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  • Kate

HEXHAM OLD GAOL, NORTHUMBRIA

A surprising find in a very pretty Northumbrian market town, Hexham Old Goal is the earliest purpose built prison still standing in England. It was completed in 1333, using stone from the Roman fort at Corbridge and has been through many incarnations before opening as a tourist attraction in 1980.

A display inside Hexham Old Gaol

Hexham Gaol was built on the orders of William Melton, 43rd Archbishop of York, to help him control the lawless border areas between England and Scotland. The region was plagued with bands of robbers, known as the Border Reivers and he needed a solid construction to keep many of these wrong-doers from causing further mayhem.

The dungeon in Hexham Old Gaol
The dungeon

It’s a small compact building and there are just three floors to see, accessed by a glass lift. The first visit is to the vaulted dungeon – which you can only see it from inside the lift, but you can get a sense of how it must have felt to be locked up here in the cold and dark.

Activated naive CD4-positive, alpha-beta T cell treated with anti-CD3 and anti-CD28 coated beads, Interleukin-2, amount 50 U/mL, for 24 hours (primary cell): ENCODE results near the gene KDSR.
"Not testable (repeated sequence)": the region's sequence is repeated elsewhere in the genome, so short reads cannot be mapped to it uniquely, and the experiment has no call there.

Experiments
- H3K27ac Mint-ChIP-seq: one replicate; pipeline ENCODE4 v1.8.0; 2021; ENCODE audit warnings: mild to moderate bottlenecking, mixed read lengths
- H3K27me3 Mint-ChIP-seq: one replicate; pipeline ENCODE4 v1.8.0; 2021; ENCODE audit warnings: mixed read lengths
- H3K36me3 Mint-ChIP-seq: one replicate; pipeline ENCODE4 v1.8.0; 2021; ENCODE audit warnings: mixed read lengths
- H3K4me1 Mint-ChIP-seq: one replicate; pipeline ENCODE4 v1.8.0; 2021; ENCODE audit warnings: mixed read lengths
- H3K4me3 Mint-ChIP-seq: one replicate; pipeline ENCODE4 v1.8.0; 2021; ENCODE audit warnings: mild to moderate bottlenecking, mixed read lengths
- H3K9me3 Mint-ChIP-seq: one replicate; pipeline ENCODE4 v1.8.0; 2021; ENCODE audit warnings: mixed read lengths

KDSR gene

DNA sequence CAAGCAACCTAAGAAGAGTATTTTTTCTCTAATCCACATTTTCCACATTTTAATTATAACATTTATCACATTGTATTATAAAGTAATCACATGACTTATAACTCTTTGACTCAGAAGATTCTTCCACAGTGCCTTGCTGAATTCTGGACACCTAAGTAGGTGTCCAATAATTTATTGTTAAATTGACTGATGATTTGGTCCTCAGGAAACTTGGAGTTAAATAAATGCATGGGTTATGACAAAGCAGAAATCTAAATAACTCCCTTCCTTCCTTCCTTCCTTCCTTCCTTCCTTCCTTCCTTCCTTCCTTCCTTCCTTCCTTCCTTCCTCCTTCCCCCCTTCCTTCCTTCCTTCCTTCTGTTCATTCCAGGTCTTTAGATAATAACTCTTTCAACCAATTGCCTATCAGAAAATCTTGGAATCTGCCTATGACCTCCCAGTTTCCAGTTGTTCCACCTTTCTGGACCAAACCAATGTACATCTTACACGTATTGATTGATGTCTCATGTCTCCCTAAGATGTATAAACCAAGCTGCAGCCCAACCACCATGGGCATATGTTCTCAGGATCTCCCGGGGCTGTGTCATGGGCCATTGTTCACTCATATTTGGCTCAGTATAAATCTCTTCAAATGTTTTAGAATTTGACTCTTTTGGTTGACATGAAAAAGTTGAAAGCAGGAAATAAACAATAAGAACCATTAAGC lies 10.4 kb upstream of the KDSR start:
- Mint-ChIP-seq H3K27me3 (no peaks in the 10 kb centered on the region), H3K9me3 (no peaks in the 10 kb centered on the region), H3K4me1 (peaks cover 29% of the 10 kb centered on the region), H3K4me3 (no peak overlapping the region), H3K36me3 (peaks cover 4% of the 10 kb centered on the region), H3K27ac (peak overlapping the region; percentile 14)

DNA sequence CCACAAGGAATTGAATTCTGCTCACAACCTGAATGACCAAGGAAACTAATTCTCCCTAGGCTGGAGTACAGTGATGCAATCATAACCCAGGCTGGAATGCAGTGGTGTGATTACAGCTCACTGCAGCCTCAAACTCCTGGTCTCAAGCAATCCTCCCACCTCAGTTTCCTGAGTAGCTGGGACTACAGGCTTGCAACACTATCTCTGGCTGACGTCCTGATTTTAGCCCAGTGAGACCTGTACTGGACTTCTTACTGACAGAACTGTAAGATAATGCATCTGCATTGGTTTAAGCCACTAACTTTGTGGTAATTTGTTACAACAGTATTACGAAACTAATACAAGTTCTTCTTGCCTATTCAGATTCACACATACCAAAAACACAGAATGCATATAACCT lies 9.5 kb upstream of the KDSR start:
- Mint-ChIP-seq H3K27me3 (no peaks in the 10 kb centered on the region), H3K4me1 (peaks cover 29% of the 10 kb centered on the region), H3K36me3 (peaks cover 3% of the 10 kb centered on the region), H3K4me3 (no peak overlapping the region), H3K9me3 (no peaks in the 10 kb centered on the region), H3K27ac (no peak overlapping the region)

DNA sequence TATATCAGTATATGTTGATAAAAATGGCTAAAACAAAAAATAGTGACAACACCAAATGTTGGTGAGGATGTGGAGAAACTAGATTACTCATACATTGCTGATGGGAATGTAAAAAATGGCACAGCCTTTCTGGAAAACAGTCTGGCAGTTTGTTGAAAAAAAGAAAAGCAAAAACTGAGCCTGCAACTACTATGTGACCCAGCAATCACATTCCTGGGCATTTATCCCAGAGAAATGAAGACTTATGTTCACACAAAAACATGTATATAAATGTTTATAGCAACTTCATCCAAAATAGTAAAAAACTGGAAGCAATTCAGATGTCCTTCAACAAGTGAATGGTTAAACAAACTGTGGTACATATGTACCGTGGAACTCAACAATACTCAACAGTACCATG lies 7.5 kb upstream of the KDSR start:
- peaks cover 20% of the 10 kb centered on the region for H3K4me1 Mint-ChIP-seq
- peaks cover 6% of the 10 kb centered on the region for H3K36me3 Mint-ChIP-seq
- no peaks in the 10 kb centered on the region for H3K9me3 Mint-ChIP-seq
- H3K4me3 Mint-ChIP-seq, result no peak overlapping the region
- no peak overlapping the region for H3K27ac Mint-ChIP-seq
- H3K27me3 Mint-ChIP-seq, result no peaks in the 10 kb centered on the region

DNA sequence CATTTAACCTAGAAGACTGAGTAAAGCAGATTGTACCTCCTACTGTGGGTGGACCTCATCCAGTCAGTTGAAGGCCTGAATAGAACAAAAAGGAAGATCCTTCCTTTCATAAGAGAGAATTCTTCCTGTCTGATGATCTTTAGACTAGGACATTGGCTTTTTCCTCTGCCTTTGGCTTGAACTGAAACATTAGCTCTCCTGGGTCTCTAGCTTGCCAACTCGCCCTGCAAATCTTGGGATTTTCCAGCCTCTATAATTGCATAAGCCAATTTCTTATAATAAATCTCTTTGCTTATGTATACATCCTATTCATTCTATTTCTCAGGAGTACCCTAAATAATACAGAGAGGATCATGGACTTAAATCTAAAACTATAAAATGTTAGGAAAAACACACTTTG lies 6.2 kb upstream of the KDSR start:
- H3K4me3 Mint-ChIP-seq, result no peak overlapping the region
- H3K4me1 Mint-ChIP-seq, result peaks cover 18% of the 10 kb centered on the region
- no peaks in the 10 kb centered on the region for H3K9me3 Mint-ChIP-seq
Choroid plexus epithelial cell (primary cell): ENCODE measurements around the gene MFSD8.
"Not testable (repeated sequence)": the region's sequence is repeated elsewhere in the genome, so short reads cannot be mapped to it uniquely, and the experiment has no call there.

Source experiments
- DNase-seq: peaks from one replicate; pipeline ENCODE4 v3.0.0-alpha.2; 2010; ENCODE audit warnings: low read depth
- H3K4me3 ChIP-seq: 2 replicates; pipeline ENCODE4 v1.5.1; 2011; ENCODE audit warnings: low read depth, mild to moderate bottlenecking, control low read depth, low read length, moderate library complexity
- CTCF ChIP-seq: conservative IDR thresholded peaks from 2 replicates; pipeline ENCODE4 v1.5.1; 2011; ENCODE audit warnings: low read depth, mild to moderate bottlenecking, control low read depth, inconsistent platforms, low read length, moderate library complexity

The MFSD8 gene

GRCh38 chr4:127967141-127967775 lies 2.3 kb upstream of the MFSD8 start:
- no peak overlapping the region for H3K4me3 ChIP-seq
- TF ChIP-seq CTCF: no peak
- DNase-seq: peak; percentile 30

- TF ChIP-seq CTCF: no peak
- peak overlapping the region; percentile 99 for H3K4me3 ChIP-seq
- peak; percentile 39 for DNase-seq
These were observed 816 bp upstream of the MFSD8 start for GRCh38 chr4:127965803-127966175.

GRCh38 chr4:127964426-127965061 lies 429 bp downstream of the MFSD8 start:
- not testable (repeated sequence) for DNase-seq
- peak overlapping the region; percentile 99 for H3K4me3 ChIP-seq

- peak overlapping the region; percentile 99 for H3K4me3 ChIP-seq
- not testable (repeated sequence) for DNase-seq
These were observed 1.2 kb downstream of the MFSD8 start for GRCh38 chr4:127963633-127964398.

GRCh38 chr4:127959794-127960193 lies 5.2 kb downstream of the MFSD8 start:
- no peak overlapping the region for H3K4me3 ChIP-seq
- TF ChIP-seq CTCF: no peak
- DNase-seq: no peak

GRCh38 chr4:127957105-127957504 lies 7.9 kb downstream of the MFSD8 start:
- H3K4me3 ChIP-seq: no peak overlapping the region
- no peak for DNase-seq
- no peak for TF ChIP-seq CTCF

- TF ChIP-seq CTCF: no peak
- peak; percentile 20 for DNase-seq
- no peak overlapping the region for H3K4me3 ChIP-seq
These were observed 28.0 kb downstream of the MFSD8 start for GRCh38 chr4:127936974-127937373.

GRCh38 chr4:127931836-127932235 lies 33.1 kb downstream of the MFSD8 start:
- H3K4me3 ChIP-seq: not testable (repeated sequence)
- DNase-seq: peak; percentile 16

The ground floor has a display about crime and punishment in medieval times, with some good child-friendly comparisons between modern and medieval punishments. There are also some stocks to try out for the adventurous.


There’s information about the area in the 16th century with a list of March Treasons, all punishable offences e.g. marrying a Scots woman! A display case of arms and armour, and a model of the Marches Warden help to set the scene. Upstairs there’s a look at daily life in the medieval and early modern period with an original bastle (defendable farmhouse) window.

The exterior of Hexham Gaol
The Gaol is an impressive building

Information boards record how Hexham witnessed a severe riot in 1761 when a crowd gathered in the nearby Market Square to protest about changes for serving in the militia. 45 protesters were killed when fired upon by troops in the North Yorkshire Militia. After 1400 prisoners were taken from here on the very short walk to the courtroom of the Moot Hall. This building is one of the best surviving examples of a medieval courthouse, but is only open to the public on special Heritage Days.


The prison closed in 1820 and has subsequently been used as a bank, solicitor’s office and, in WWII, a fire lookout tower. There’s not a lot in the way of artefacts to see, but the building itself is very atmospheric and so worth a visit.

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